Vision Zero

Vision Zero Summer Safety Fest



​If you've come across a crosswalk signal at a Charlotte intersection, you might have noticed some
ticking, audible directions and raised arrows that point the way forward. Ever wondered what those
features are and what they do? One way that the City of Charlotte is working to help everyone cross the
street safely is they're using assessable pedestrian signals. These signals help pedestrians who are
visually impaired, become more aware of their surroundings and successfully navigate crosswalks and
intersections. As you first approach a crosswalk with one of these signals, you'll hear a locator sound. A
once-per-second tick like a clock, this sound helps people find the push button. It's loud enough to be
heard nearby. These push buttons adjust their tones and sounds to ambient noise, lowering their
volume if the surrounding area is quiet. At the push button, a raised tactile arrow on the push button
aligns with the direction of the crosswalk, letting pedestrians know which street they can cross using
that signal. The button will pulse when pushed and will also vibrate when the walk signal is on. In
addition to the walk signal, assessable pedestrian signals will either use a ticking sound or a spoken
message that says the name of the street to indicate the walk sign is on and it is safe to cross. The
assessable pedestrian signal at the opposite end of the crosswalk will also sound the tone to help guide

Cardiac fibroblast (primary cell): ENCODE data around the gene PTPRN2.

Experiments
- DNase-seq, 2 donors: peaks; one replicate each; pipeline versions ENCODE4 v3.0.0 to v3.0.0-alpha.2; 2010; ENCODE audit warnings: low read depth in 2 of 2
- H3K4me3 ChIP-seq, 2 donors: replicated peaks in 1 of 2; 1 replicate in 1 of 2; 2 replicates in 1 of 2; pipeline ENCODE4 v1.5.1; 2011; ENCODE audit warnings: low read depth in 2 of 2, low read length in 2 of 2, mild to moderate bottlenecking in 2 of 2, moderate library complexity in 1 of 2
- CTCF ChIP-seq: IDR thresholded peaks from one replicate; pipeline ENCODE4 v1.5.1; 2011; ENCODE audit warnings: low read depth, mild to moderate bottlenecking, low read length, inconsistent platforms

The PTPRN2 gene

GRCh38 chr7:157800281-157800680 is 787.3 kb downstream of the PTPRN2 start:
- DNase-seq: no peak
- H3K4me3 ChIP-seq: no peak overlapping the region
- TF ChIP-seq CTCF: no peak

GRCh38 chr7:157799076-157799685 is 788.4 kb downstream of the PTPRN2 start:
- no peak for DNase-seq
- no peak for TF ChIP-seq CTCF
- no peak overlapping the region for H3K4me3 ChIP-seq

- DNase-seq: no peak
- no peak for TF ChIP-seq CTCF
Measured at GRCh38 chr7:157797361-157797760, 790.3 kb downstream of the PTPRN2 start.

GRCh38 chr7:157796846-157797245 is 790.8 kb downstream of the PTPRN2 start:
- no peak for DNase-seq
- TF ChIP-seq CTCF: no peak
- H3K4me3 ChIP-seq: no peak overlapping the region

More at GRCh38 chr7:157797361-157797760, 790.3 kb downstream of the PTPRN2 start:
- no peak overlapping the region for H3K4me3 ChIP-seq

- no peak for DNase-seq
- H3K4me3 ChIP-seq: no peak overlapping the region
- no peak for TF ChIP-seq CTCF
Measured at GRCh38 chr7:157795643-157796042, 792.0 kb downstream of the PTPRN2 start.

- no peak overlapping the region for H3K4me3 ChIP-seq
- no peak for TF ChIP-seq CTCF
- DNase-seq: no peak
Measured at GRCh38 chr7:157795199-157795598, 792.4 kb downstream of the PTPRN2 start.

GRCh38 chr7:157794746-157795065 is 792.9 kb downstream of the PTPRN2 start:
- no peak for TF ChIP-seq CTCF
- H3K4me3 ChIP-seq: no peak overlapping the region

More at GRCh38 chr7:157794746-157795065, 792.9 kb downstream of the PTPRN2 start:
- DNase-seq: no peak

the pedestrian to the end of the crosswalk. There are often two assessable pedestrian signals at the
corner of an intersection. So make sure you're pressing the correct button, then watching and or
listening for the directions for the street you want to cross. Even with these features, it's still important
to be mindful of your surroundings. Before crossing the street, listen and or watch to make sure any
cars on the street you are crossing are stopped. And be aware of any cars crossing the same street as
you. Be aware of any turning cars. At some intersections, cars can turn right or left across crosswalks,
while pedestrians also have a walk signal. It takes all of us doing our part to make sure our streets are
safe for all users. You can learn more about assessable pedestrian signals and other safety measures
at Charlottenc.gov/transportation. 

Contacts

Project Manager:

Community Coordinator:


​The City of Charlotte is establishing a Task Force to develop a plan a Vision Zero Action Plan. Below are the organizations represented on the task force. Stay tuned for more information as the plan develops.

            Vision Zero Task Force
Anuvia
Atrium Health Care Injury Prevention Center
​Charlotte AARP
Charlotte Area Transit System (CATS)
Charlotte Communications & Marketing
Charlotte Department of Transportation (CDOT)
​Charlotte District Attorney's Office
Charlotte Fire Department
Charlotte Mecklenburg Schools (CMS)
CMS - Driver Education
Charlotte Planning, Design & Development
Charlotte-Mecklenburg Police Department (CMPD)
CMPD - Victim Services
Charlotte Office of Data Analytics  
​Charlotte Regional Transportation Planning Organization (CRTPO)
​Institute for Transportation Research and Education (ITRE) / NC Vision Zero
Mecklenburg County Public Health
Mecklenburg County Sherriff's Office
Mecklenburg Transportation Alliance
​MeckRolls
North Carolina Department of Transportation (NCDOT)
Sustain Charlotte

Vision Zero Interactive Map 

Interactive Map

Get Involved! We want to hear from you! Check out the interactive map, put a pin on it and share your experience on Charlotte's streets whether driving, walking or cycling.


Enforcement Focus Areas Map 

Enforcement Focus Areas Map

The Enforcement Focus Area Map focuses on areas for targeted enforcement. Learn more about the Enforcement Area Streets.CMPD uses serious injury and fatal crash data to conduct enforcement targeting speeding, seatbelt use, driving while impaired and distracted driving.